There are great benefits to requiring that nonprofit board members make a monetary contribution to the organization. A monetary donation shows personal commitment to the organization and, of course, provides the organization with necessary operating funds. Those able to make a monetary donation may also be more likely to have a network of friends, colleagues and acquaintances also willing and able to give.
As a young woman who is not wealthy but is launching a nonprofit, I cannot help but feel alienated in this world. I have been told countless times that I need “more rich white guys” on my side to make things happen. But based on the research quoted here, I’d say that the nonprofit world is not at a lack for rich white guys. What we need is more diversity, and continuing to recruit board members based on their ability to give limits that. With that in mind, I choose not to set a monetary requirement for my board. I think they are just as valuable in giving of their time, skills, opinions, and network connections. I cannot deny the importance of fundraising to a nonprofit, but I think access to funding should not be the deciding (and limiting) factor in assembling a board.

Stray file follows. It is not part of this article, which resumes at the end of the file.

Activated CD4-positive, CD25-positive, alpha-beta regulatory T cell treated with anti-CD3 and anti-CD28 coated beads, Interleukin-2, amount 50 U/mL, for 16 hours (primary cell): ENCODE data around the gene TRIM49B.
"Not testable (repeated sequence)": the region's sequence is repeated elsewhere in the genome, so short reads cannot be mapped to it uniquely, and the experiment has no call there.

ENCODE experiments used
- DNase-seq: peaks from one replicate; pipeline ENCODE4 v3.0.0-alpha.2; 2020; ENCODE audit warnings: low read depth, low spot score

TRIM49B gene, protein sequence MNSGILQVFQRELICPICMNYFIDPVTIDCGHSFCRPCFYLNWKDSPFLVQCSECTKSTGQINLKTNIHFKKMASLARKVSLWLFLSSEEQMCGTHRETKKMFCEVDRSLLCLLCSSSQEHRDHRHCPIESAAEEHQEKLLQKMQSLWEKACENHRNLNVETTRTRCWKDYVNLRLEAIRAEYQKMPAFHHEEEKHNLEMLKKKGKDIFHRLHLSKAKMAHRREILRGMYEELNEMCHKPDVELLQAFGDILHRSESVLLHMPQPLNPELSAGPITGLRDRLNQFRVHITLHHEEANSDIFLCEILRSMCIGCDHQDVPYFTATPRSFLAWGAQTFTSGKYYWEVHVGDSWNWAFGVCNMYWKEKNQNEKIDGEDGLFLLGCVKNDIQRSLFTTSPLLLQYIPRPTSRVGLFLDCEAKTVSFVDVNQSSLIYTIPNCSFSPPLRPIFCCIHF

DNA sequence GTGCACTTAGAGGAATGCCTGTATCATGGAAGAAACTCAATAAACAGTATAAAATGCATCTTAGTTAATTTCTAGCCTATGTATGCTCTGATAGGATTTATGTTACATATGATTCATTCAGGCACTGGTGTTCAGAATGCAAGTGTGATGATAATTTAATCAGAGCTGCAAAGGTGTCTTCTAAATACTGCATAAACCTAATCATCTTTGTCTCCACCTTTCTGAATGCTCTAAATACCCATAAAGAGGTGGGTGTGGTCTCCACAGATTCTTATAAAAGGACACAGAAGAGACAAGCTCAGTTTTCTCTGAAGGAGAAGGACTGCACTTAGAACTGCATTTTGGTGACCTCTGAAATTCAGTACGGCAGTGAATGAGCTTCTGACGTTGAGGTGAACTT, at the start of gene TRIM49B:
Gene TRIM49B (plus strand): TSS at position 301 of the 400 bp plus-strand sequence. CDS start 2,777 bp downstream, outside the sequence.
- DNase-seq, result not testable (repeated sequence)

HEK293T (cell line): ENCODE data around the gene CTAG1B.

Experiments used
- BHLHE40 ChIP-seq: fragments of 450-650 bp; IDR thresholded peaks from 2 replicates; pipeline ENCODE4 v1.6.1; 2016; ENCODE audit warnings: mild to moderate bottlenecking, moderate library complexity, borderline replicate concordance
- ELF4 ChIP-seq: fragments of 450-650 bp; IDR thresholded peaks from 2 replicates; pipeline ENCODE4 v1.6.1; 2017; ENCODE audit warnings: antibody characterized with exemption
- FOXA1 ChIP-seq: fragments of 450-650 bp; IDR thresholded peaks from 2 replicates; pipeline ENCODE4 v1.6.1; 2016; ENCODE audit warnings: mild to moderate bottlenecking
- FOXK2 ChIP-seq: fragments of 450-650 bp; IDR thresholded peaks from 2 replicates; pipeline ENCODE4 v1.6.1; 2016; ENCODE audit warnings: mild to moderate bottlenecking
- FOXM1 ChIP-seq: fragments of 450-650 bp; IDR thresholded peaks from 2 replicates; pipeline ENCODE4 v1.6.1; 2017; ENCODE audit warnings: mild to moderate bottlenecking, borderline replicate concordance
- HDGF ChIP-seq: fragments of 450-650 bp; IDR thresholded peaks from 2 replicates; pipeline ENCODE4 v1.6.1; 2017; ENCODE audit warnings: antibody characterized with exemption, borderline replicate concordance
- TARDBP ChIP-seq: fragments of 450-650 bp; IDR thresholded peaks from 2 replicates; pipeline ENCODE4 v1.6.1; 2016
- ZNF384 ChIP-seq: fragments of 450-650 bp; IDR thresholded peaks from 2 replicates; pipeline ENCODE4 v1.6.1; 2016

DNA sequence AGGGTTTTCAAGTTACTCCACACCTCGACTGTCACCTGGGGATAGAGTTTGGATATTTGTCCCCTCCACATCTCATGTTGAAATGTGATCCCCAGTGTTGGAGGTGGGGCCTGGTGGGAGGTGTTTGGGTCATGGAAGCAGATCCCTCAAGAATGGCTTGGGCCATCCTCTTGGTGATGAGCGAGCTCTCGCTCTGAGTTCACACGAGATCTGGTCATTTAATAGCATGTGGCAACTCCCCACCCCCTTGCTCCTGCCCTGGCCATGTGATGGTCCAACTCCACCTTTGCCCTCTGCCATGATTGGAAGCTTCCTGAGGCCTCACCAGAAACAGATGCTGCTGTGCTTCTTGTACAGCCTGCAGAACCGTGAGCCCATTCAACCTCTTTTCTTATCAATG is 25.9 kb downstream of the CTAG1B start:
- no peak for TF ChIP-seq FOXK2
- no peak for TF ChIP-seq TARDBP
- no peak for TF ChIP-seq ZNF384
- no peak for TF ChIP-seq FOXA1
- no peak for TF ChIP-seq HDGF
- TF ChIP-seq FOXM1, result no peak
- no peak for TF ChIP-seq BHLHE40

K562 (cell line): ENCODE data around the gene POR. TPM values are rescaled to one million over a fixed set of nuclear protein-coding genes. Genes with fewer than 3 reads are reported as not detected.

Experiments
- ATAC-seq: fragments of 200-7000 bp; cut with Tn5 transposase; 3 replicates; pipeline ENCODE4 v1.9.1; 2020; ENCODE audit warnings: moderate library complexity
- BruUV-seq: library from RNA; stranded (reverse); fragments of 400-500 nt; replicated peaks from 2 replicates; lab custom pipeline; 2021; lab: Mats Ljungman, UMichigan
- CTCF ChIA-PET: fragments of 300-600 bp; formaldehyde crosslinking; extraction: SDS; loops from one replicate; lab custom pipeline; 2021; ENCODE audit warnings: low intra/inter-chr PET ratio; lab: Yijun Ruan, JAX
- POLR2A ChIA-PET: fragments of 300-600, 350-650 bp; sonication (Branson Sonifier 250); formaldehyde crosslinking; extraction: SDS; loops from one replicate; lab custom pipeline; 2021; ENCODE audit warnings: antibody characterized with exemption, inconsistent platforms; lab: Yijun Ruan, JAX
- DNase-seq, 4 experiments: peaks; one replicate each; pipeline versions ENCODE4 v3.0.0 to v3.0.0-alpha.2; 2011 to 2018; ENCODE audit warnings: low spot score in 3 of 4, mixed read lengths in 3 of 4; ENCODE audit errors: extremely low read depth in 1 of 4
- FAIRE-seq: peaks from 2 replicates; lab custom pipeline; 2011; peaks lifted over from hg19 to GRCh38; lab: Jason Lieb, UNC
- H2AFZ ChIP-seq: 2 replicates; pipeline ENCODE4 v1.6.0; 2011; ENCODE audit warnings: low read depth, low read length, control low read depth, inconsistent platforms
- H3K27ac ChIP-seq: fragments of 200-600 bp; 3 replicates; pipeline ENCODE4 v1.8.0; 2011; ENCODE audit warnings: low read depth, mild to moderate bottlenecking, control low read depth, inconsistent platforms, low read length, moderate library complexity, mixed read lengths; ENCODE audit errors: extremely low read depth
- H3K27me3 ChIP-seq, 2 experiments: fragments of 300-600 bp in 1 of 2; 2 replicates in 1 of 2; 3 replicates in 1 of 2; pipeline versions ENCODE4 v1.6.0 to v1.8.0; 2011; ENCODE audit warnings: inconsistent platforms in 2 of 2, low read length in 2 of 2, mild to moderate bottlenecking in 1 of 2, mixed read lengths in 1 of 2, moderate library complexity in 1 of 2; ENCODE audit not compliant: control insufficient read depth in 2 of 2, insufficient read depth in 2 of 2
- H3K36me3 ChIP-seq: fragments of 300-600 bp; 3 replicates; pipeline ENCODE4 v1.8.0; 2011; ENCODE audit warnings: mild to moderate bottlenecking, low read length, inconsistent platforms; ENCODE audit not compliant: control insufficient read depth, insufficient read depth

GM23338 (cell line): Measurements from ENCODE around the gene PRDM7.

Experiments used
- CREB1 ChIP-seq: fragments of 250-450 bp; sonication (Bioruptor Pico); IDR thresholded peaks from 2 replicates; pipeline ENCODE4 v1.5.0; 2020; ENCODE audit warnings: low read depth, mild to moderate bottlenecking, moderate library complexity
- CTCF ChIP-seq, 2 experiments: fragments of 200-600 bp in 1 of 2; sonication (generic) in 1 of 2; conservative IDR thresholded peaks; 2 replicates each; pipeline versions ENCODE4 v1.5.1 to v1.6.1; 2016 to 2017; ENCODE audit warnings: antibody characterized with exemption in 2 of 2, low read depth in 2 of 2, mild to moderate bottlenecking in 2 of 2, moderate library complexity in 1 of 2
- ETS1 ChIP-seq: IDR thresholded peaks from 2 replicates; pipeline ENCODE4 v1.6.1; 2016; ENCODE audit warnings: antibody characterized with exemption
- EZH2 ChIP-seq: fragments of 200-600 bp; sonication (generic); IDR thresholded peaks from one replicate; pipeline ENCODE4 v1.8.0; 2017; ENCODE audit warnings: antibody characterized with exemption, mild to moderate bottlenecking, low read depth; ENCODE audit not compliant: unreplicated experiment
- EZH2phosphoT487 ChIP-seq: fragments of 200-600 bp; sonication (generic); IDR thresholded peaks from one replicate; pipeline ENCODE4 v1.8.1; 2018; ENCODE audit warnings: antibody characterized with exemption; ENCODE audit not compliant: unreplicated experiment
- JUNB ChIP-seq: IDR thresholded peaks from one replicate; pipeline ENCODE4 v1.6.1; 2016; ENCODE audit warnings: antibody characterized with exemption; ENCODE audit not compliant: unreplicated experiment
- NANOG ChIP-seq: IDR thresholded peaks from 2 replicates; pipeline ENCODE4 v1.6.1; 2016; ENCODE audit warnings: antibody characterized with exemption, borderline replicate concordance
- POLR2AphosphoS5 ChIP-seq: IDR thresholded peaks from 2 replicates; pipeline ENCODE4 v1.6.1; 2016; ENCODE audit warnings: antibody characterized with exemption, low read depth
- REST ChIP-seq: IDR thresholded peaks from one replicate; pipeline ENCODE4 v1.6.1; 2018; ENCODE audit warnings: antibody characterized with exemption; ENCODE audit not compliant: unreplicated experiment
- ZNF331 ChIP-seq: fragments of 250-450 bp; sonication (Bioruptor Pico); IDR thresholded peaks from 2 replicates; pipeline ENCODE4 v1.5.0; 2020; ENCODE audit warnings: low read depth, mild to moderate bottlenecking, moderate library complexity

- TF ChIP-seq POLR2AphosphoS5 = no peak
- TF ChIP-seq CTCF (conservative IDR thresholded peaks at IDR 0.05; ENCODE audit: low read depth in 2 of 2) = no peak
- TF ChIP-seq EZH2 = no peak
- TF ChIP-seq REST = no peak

An alternative to direct board member giving is to ask each member to fundraise a certain amount for the organization. This way personal income is not a factor, but it is important to note that an individual’s larger network of friends and colleagues likely falls into their same socioeconomic tier. My fundraising, for example, would involve asking lots and lots of people to donate a little money whereas someone wealthier might ask just a handful of people to make larger contributions. Either way though, I think this is a less limiting option than asking the board member for a direct personal donation.
With all of this said, I do not think that nonprofits who have a giving requirement for board members are doing anything wrong. Admittedly, I have a lot of work to do on my own board diversity. Right now we are decidedly young and white, and one of my goals for 2014 is to change that. In my perfect world I’d have some unemployed single moms living on food stamps among my ranks because those are the voices I need to hear to ensure my organization is doing what it needs to do to help solve their problems. How about the minimum wage employee at the food bank who sees and hears the stories of hunger firsthand? I need her voice. The homeless guys whose need for food has been dismissed because they are homeless and guys? I need their voices. The recent college grads with a fresh perspective on new technology we can utilize to solve hunger relief problems? Need ’em. Maybe I’m young and naive, but I see value in that kind of board composition.
At the end of the day I think that we all need to pay more attention to how we assemble our boards to ensure the needs of the populations we serve are being heard and ultimately addressed.